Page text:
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Lighting B&W Shower Scene?


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#1 A Hain

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Posted 02 April 2011 - 11:12 PM

So I'm trying to figure out a simple way to light a shower scene with a 5D in B&W/1080/24/1200 or 1600 asa.

Here are my questions:

1.) How do I get the water to be more contrasty so that I can actually see it? I know back lighting (right?) but it's a tight old apartment shower.

2.) Whats the best way to keep the camera from getting wet?

3.) Will the steam hurt the 5D?

4.) The scene is suppose to be very sweet so I'm trying to figure out the best way to actually shoot it. I mean... do you show the curtain? That seems to be too voyeuristic/Psycho-esque... Wide angle from inside seems to distort too much though...

I know this is a lot and I'll run some more tests. 1 2 & 3 are what I really need to know.

Thanks!
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#2 Ronald Gerald Smith

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Posted 03 April 2011 - 03:08 AM

As long as the light is not frontal it should be good and you will be able to see the water drops nicely. You can bounce light off of a card and just have single source lighting and fill in shadow areas if needed. Check out the shower scene from Paranoid Park - it is light coming from the top. You could pretty much do something similar to Paranoid Park scene, but lighten shadows where you need to. You could probably also tape a 2ft flo tube up on the top of the shower or you can zip tie it to vents if there are vents. You can tape up black wrap to control where you want to direct that flo tube. And you can gel it however you want.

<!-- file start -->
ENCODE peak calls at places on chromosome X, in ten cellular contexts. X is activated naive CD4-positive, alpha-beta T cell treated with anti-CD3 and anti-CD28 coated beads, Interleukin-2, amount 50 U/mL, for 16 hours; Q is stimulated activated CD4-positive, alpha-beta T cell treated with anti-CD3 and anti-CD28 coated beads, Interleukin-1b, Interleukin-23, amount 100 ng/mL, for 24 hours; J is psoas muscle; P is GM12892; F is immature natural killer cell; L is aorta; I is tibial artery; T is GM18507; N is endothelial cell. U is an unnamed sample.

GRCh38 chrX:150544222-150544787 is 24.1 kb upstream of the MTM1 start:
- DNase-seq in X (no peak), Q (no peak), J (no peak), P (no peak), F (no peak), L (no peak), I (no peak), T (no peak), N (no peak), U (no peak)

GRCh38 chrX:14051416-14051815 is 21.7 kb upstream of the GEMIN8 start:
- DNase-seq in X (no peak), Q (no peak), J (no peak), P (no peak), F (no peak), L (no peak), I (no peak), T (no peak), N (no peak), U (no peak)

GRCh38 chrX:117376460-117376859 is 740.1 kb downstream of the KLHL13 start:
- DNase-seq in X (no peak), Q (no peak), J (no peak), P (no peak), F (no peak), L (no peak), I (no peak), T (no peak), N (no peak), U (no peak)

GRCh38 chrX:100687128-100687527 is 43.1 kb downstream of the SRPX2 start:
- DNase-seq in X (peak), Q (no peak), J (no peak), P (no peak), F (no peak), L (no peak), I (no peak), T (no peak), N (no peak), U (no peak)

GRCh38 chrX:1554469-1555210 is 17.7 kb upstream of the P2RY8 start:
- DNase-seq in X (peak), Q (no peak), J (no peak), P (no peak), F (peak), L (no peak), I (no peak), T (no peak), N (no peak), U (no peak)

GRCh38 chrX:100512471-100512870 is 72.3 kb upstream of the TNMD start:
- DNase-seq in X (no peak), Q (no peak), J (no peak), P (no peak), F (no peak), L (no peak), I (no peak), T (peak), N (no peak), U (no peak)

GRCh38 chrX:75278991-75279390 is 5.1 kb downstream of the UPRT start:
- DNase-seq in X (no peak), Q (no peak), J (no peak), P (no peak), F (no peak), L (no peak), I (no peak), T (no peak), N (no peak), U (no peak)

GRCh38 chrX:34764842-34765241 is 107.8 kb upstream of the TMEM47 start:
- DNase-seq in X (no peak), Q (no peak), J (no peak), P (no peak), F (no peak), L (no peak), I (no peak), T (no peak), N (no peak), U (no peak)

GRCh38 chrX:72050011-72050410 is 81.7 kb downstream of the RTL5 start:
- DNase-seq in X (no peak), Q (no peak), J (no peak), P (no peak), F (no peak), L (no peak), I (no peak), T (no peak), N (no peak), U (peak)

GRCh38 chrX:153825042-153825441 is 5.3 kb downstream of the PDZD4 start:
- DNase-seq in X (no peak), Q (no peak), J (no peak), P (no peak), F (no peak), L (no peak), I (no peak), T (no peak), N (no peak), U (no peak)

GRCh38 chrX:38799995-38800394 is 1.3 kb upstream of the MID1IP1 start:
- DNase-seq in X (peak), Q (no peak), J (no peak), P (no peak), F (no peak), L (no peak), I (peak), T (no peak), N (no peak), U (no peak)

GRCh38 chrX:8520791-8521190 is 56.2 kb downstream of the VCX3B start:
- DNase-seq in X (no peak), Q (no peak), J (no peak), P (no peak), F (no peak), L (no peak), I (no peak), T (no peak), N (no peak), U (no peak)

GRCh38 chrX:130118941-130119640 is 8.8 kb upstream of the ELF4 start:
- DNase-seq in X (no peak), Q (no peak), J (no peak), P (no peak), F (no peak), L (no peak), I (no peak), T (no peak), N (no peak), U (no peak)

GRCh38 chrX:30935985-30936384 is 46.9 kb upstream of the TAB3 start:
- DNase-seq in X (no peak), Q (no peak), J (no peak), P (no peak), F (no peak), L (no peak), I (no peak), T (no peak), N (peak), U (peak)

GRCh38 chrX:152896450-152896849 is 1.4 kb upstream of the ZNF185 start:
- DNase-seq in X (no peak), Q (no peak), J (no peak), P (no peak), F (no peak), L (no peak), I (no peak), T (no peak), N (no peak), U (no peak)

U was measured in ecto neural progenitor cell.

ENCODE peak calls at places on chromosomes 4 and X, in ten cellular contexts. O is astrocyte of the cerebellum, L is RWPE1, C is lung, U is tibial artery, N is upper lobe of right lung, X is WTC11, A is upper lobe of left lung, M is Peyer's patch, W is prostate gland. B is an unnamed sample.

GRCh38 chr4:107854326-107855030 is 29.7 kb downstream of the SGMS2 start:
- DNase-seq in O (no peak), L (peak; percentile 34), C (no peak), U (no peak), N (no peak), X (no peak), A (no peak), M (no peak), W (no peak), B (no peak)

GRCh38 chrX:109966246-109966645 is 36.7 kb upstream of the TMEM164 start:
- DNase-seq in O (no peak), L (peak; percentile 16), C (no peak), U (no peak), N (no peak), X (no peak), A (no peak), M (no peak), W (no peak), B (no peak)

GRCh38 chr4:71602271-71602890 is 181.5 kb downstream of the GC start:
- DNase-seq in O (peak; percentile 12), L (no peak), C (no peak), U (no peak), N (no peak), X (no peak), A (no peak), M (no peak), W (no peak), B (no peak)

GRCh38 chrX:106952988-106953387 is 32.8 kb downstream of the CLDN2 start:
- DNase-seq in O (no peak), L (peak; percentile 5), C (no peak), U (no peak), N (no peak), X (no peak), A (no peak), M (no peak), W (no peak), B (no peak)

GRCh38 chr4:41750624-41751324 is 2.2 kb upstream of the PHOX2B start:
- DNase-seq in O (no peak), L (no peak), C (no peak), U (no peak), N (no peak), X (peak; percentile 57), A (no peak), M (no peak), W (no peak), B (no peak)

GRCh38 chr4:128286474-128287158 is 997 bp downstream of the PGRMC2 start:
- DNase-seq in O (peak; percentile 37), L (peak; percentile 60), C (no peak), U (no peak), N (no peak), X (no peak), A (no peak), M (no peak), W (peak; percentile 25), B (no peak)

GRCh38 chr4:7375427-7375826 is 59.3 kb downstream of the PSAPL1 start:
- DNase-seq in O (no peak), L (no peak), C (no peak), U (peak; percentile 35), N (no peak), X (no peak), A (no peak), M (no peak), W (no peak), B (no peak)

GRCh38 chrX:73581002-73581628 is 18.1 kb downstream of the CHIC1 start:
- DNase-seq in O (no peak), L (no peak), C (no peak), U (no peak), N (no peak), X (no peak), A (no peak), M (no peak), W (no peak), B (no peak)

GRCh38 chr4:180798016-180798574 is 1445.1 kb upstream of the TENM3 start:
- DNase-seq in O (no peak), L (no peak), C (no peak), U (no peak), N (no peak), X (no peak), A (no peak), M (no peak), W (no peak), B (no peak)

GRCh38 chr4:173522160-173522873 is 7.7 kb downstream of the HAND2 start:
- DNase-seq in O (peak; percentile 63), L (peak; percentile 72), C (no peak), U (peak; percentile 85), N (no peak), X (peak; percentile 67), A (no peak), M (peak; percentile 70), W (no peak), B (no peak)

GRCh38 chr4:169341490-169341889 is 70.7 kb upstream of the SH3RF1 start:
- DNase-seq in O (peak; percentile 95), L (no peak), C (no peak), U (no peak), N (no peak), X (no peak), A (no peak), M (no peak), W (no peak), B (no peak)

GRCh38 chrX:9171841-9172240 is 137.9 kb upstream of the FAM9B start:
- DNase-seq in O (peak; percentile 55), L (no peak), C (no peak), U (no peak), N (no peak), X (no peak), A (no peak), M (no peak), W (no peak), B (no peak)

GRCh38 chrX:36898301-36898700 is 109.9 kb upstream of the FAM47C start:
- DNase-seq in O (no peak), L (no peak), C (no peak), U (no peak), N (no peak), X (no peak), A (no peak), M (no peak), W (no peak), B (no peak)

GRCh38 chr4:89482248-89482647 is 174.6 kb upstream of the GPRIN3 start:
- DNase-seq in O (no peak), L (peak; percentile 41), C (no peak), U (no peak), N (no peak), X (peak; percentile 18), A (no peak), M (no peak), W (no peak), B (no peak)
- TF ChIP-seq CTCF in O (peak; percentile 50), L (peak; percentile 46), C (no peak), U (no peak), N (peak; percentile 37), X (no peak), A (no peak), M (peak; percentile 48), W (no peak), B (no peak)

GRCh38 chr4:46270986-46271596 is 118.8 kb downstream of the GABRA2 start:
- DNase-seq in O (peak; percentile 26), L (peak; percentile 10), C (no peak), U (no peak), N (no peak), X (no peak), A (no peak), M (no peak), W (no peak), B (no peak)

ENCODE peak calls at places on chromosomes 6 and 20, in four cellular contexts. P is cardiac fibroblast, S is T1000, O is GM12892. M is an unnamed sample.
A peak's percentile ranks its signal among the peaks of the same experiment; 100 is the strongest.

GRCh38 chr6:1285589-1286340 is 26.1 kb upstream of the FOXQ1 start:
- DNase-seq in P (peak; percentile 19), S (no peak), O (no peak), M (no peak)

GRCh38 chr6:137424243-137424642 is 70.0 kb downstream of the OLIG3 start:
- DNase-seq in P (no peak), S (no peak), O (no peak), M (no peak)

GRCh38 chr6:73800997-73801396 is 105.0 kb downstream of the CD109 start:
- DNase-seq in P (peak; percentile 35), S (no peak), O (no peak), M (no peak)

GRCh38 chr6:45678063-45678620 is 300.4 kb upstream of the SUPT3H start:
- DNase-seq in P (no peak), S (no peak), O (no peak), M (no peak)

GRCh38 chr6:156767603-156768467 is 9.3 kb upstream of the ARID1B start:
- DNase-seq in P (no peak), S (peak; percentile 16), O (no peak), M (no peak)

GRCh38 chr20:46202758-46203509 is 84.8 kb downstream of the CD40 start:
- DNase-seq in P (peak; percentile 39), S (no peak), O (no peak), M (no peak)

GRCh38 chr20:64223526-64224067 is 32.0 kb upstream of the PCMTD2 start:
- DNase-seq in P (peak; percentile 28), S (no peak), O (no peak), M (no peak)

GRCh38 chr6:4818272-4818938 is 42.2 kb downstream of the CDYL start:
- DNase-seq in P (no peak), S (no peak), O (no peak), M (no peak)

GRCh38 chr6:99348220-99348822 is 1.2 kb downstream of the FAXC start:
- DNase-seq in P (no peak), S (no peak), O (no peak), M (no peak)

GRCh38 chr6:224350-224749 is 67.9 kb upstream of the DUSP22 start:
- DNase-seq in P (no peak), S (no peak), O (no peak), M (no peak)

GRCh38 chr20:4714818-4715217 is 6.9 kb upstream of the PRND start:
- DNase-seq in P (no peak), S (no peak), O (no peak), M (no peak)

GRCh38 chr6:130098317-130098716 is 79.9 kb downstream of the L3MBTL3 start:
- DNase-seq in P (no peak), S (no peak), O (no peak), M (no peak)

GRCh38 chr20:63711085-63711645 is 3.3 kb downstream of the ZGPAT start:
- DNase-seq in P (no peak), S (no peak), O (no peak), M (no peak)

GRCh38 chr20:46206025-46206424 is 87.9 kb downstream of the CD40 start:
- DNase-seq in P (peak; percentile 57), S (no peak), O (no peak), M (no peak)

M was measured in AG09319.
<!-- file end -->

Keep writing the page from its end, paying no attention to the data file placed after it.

Camera protection: Well, you should stay at least a couple feet from the shower and possibly put some kind of clear garbage back and cut a hole for the lens to pop through for safety measures.

Please make sure that you have someone experienced on set so that no one is going to get hurt.

Link to paranoid park shower scene:

Also look at how they got around the curtain issue. A simple cut.

Edited by Ronald Gerald Smith, 03 April 2011 - 03:10 AM.

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#3 A Hain

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Posted 03 April 2011 - 11:25 AM

Awesome... yeah - the scene reference is perfect! It seems like the big difference is the large water droplets in addition to the top lighting. Thanks!
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#4 Jonathan Wilcox

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Posted 06 April 2011 - 10:36 PM

Excellent advice Ron.
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